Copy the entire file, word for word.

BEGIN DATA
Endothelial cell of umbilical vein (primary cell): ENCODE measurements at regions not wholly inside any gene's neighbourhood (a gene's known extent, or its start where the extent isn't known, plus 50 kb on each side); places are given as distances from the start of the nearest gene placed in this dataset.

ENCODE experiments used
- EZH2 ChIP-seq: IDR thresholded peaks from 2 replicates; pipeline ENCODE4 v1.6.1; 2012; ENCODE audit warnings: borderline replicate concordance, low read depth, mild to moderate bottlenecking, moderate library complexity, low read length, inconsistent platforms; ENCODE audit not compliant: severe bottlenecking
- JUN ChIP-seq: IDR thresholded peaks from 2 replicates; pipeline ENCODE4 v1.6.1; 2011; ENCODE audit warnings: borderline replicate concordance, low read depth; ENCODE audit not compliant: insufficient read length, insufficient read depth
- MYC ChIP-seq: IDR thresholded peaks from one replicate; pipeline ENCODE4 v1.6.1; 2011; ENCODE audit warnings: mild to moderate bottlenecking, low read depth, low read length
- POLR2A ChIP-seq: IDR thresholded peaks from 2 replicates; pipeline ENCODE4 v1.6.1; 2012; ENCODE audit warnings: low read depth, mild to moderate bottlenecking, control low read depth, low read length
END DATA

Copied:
Endothelial cell of umbilical vein (primary cell): ENCODE measurements at regions not wholly inside any gene's neighbourhood (a gene's known extent, or its start where the extent isn't known, plus 50 kb on each side); places are given as distances from the start of the nearest gene placed in this dataset.

ENCODE experiments used
- EZH2 ChIP-seq: IDR thresholded peaks from 2 replicates; pipeline ENCODE4 v1.6.1; 2012; ENCODE audit warnings: borderline replicate concordance, low read depth, mild to moderate bottlenecking, moderate library complexity, low read length, inconsistent platforms; ENCODE audit not compliant: severe bottlenecking
- JUN ChIP-seq: IDR thresholded peaks from 2 replicates; pipeline ENCODE4 v1.6.1; 2011; ENCODE audit warnings: borderline replicate concordance, low read depth; ENCODE audit not compliant: insufficient read length, insufficient read depth
- MYC ChIP-seq: IDR thresholded peaks from one replicate; pipeline ENCODE4 v1.6.1; 2011; ENCODE audit warnings: mild to moderate bottlenecking, low read depth, low read length
- POLR2A ChIP-seq: IDR thresholded peaks from 2 replicates; pipeline ENCODE4 v1.6.1; 2012; ENCODE audit warnings: low read depth, mild to moderate bottlenecking, control low read depth, low read length